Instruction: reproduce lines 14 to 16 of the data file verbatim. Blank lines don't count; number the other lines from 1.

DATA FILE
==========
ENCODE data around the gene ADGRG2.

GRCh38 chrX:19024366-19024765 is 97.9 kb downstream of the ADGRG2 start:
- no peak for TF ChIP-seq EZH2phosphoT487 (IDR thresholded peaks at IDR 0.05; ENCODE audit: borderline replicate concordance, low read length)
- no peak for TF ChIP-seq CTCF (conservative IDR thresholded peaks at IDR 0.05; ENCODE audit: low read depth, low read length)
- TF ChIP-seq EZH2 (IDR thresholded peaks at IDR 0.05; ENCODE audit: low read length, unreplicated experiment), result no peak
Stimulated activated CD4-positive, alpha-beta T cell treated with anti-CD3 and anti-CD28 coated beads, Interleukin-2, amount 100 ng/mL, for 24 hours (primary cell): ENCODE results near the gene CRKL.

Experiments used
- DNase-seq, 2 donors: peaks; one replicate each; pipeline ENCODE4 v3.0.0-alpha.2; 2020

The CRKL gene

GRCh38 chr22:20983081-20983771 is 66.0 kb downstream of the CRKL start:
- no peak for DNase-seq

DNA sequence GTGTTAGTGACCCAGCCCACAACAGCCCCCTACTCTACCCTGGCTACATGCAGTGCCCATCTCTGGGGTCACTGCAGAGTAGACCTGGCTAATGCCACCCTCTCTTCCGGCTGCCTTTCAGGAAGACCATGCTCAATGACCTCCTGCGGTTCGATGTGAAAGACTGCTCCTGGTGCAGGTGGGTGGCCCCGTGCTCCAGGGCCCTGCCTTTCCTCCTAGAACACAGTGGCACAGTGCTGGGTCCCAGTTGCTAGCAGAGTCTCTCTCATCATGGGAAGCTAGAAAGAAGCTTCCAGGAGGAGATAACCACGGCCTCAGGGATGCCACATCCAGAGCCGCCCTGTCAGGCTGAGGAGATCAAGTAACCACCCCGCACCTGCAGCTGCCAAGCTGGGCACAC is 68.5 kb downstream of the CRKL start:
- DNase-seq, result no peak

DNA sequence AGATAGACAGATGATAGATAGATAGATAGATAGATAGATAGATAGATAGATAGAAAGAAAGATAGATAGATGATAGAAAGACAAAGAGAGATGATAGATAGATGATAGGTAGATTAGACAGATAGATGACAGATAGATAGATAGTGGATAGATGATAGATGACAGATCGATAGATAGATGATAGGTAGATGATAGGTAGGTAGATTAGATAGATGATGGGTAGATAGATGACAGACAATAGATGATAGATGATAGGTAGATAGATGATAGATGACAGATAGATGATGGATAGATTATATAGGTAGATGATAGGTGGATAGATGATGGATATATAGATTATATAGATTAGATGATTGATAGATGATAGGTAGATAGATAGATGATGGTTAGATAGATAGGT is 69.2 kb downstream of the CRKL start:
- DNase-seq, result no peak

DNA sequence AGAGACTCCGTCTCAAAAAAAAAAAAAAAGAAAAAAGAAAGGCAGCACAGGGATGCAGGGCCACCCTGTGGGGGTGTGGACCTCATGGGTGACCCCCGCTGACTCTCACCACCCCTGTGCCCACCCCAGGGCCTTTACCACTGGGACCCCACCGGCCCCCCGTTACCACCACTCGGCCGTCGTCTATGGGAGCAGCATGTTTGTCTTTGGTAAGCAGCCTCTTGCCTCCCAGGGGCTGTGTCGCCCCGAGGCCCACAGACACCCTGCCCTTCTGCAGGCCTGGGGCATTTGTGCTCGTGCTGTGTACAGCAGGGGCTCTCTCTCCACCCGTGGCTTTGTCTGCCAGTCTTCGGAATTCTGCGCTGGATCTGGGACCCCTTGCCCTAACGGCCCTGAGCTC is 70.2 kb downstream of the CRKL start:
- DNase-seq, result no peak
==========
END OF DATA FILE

DNA sequence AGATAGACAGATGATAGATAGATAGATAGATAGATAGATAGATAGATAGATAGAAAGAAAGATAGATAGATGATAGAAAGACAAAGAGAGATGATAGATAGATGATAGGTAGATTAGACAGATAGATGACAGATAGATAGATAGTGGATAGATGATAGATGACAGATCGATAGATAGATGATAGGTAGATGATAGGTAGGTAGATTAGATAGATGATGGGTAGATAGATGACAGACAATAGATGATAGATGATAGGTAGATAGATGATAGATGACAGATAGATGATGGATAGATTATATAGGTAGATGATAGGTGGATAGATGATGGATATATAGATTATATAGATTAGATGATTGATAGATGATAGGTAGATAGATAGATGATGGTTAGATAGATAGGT is 69.2 kb downstream of the CRKL start:
- DNase-seq, result no peak

DNA sequence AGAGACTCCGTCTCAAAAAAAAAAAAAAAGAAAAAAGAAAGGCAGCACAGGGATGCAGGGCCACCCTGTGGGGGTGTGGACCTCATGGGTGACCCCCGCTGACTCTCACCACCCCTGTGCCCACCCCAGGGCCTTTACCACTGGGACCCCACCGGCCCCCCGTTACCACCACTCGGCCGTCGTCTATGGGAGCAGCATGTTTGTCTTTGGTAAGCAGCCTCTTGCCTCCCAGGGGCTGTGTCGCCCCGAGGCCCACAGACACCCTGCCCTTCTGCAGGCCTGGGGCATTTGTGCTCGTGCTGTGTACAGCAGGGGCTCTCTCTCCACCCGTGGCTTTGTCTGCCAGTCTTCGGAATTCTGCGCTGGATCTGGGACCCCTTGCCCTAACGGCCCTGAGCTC is 70.2 kb downstream of the CRKL start: